It just recently occurred to me that the Pulitzer Fiction winners have been a big part of my reading landscape. The first "grownup" novel I ever bought was Gone With The Wind back in 1973 when I was almost 12. I got $2.00 a week for allowance. This novel cost $1.75, chiefly due to its size. It took me nearly all of 7th grade to finish it. I carried it everywhere, even to the dinner table. My brother finally got so irritated always seeing it in my hands that he grabbed it away and pitched it out of the dining room window one day. We lived on the third floor. I howled like he'd killed it. Trying to keep a straight face, my mother sent him downstairs to fetch it.
I'm on my 32nd fiction winner now, The Known World. I carried it around all afternoon in my purse in case I was stuck somewhere that I'd have some wait time. Some things don't change. On the other hand, my brother is in Virginia and I'm in Korea, and he's grown up to be such a goody-goody that if his son dared to snatch anyone's book, he'd be lectured soundly until his ears went numb.
I've always been interested in this list of winners. Anything with Gone With The Wind on it couldn't be half-bad, I reasoned back in those early years.
Here's what I've read so far:
1925: So Big - Ferber.
1926: Arrowsmith - Sinclair Lewis.
1930: Laughing Boy - LaFarge.
1932: The Good Earth - Pearl Buck.
1934: Lamb In His Bosom - Miller.
1937: Gone With The Wind - Mitchell.
1939: The Yearling - Rawlings.
1940: The Grapes Of Wrath - Steinbeck.
1951: The Town - Richter. [This is the last book in Richter's excellent "Awakening Land" trilogy of books about Sayward Luckett Wheeler, a pioneer woman. All three --The Trees and The Fields are the other two -- should be read to get the full effect.]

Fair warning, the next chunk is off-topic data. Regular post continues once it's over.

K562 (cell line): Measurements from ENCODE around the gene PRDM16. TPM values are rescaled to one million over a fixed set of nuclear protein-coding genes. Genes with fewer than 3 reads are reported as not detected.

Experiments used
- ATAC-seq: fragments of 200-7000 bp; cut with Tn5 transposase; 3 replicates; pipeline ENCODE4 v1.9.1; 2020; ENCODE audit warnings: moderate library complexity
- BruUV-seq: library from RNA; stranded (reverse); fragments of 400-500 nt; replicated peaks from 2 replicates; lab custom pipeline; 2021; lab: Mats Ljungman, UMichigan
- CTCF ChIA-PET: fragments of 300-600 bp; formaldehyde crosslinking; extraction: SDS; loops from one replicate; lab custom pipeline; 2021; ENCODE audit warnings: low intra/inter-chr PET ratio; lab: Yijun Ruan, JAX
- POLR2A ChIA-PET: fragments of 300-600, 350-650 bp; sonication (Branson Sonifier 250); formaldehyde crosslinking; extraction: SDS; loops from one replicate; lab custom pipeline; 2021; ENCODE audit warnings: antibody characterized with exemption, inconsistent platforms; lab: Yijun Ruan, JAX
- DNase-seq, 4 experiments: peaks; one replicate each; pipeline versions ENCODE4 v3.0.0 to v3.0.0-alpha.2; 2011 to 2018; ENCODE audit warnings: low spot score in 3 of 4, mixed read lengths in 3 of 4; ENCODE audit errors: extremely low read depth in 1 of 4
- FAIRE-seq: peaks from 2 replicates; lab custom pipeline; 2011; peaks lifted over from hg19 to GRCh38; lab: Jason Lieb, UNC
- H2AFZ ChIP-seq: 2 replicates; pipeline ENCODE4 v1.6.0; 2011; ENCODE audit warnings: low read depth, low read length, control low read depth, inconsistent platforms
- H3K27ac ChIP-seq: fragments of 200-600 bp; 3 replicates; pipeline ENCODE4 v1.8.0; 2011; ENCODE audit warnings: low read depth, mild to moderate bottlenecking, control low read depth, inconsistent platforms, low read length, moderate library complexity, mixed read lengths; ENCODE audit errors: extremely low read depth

1953: The Old Man And The Sea - Hemingway.
1956: Andersonville - Kantor.
1958: A Death In The Family - Agee. [Sad novel about a family that loses their husband and father in an automobile crash. I'm eager to read the revised version of this novel.]
1961: To Kill A Mockingbird - Harper Lee. [Would it be a stretch to say that if there is a "perfect" book on this list, TKAM is that book?]
1966: Collected Stories By Katherine Anne Porter - Porter.
1975: The Killer Angels - Shaara. [A novel about the days leading up and the actual Battle Of Gettysburg, as viewed by both the northern and southern commanders. Probably the best novel about the American Civil War.]
1982: Rabbit Is Rich - John Updike. [Updike was being recognized for his trilogy of "Rabbit" books that not only tell the story of Harry "Rabbit" Angstrom, who never quite got over the fact that his high school basketball career was the high point in his life, but also provide a time capsule-like look at how society changed during these years.]
1983: The Color Purple - Alice Walker.
1984: Ironweed - William Kennedy.
1985: Foreign Affairs - Alison Lurie.
1986: Lonesome Dove - Larry McMurtry.
1989: Breathing Lessons - Anne Tyler. [Although this novel is terrific, I think she was really being recognized for her excellent novels Dinner At The Homesick Restaurant and The Accidental Tourist.]
1991: Rabbit At Rest - [Even after all these years, I still can't believe Updike brought an end to Rabbit's story.]
1992: A Thousand Acres - Jane Smiley.
1994: The Shipping News - E. Annie Proulx. [For years after reading this novel, I wanted to move to Newfoundland.]
1995: The Stone Diaries - Carol Shields.
1996: Independence Day - Richard Ford. [I remember being so happy to read the news that Ford's book had won the Pulitzer. I really enjoyed his short story collection Rock Springs.]
1999: The Hours - Michael Cunningham.
2001: The Amazing Adventures Of Kavalier And Clay - Michael Chabon. [I wouldn't be surprised if Chabon was a repeat winner one of these years.]
2002: Empire Falls - Richard Russo. [I really like Russo. He reminds me of Anne Tyler, except male.]
2005: Gilead - Marilynne Robinson. [There's a part in this book where the aged minister says of his young wife that she "just melted" into a book. That describes how I experienced this luminous novel.]
2006: March - Brooks. [I'm a huge fan of Little Women, and except for a few nit picky things, I think Brooks did an excellent job of telling Mr. March's story.]